In the spirit of the holiday season, this is a series of short blog posts covering random things I have learned while doing Salesforce development, one for each day of Advent.
Are hot dogs sandwiches?
It’s a highly contested that brings up strong opinions. People site evidence from New York tax code and from an interview with Supreme Court Justice Ruth Bader Ginsburg, hoping to fortify their position. Yet despite this evidence, the debate is far from over.
But instead of taking another position, I wanted to take this opportunity to dive into the hot dog’s position on the sandwich alignment chart. It sits right in the middle, as a true neutral between ingredients and structure. And by sitting in this position, it is on the fringe of not only the sandwich definition, but also the wrap defintion, and the taco definition.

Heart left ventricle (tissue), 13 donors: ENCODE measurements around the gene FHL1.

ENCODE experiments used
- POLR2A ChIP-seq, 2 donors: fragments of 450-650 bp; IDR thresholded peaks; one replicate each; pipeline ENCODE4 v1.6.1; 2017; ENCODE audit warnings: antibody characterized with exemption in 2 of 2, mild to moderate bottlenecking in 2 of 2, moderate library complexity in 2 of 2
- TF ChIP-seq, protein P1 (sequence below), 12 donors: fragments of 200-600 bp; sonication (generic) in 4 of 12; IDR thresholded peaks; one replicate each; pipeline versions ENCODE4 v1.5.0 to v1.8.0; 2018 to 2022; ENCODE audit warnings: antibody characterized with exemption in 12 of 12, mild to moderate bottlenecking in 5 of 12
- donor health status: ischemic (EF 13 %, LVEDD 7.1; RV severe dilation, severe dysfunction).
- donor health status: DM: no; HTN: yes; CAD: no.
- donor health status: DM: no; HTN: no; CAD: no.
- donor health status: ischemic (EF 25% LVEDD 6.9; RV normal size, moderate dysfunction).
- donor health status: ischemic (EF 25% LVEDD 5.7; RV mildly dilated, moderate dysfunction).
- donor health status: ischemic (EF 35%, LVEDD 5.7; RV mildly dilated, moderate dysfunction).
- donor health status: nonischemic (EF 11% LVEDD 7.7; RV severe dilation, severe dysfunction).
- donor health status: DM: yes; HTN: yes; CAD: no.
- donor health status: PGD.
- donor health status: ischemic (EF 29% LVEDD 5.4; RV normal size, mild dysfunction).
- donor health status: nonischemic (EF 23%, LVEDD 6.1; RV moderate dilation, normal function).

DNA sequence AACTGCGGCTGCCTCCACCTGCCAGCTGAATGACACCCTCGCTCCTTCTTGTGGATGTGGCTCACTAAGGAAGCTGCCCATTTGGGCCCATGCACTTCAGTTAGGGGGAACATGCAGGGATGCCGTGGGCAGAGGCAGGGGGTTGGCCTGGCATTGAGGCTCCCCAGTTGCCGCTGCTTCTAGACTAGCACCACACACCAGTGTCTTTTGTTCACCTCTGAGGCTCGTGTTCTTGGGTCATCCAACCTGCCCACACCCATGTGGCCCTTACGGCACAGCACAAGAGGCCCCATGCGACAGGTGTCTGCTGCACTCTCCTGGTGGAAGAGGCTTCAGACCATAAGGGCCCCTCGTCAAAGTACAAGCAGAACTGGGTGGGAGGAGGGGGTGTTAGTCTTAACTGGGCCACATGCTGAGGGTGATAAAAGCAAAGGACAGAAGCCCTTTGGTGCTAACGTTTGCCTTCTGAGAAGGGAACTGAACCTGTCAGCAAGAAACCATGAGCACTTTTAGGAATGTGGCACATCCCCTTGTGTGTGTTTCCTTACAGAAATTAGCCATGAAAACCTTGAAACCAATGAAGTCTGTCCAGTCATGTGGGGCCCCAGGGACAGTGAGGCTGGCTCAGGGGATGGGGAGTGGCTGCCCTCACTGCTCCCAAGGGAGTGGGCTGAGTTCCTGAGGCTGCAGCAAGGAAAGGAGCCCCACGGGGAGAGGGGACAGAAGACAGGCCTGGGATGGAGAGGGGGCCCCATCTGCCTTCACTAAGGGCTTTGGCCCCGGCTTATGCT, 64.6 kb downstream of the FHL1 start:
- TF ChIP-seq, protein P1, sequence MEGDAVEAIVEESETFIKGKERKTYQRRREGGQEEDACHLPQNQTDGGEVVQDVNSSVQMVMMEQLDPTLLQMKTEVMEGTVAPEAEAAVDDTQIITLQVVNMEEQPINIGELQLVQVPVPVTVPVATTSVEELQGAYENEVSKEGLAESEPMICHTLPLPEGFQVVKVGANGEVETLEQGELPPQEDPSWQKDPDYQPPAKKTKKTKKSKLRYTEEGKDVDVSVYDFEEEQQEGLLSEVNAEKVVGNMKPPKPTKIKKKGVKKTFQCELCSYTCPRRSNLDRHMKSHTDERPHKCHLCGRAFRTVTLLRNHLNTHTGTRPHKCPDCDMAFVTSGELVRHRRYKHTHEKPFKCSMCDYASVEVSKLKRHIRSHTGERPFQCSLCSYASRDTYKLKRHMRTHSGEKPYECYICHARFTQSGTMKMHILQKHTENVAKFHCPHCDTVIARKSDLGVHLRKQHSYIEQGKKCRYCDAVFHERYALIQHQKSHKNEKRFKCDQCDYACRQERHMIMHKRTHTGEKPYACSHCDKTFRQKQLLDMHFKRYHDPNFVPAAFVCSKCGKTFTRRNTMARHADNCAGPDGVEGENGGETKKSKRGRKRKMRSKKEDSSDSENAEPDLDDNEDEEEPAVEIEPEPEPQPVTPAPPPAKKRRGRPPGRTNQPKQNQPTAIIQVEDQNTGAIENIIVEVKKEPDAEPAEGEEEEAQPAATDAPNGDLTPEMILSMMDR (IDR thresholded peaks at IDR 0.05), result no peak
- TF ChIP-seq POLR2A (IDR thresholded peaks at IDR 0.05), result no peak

A common argument I often hear is “If someone said they are bringing out a plate of sandwiches and they came out with hot dogs, wouldn’t you be surprised?” Of course, but the same thing applies if you replaced “sandwich” with “wrap” or “taco”. Hot dogs are at the nexus of these handheld meals.
If you were eating hot dog and the bun split into two, does that suddenly make it a sandwich? Or if you have a really doughy bun and you squeezed your hot dog to close the bun loop, is it suddenly a wrap? What if you didn’t have a bun, but you had flour tortillas - does that make your hot dog a taco?
With just minor adjustments, the hot dog can jump between so many categories. Instead of focusing on the differences, the unification power of the hot dog forces to look at our similarities.
We love to take sides, but sometimes we let the sides divide us. Tabs vs. Spaces. Agile vs Waterfall. Star Wars vs. Star Trek. PC vs. Mac. Digimon vs. Pokemon. Batman vs. Superman (GREAT movie btw).
So during this holiday season, when you take a bite into that traditional Christmas morning hot dog, take a lesson from the hot dog and try to remember the bridges that joins us together, instead of the breads that try to keep us apart.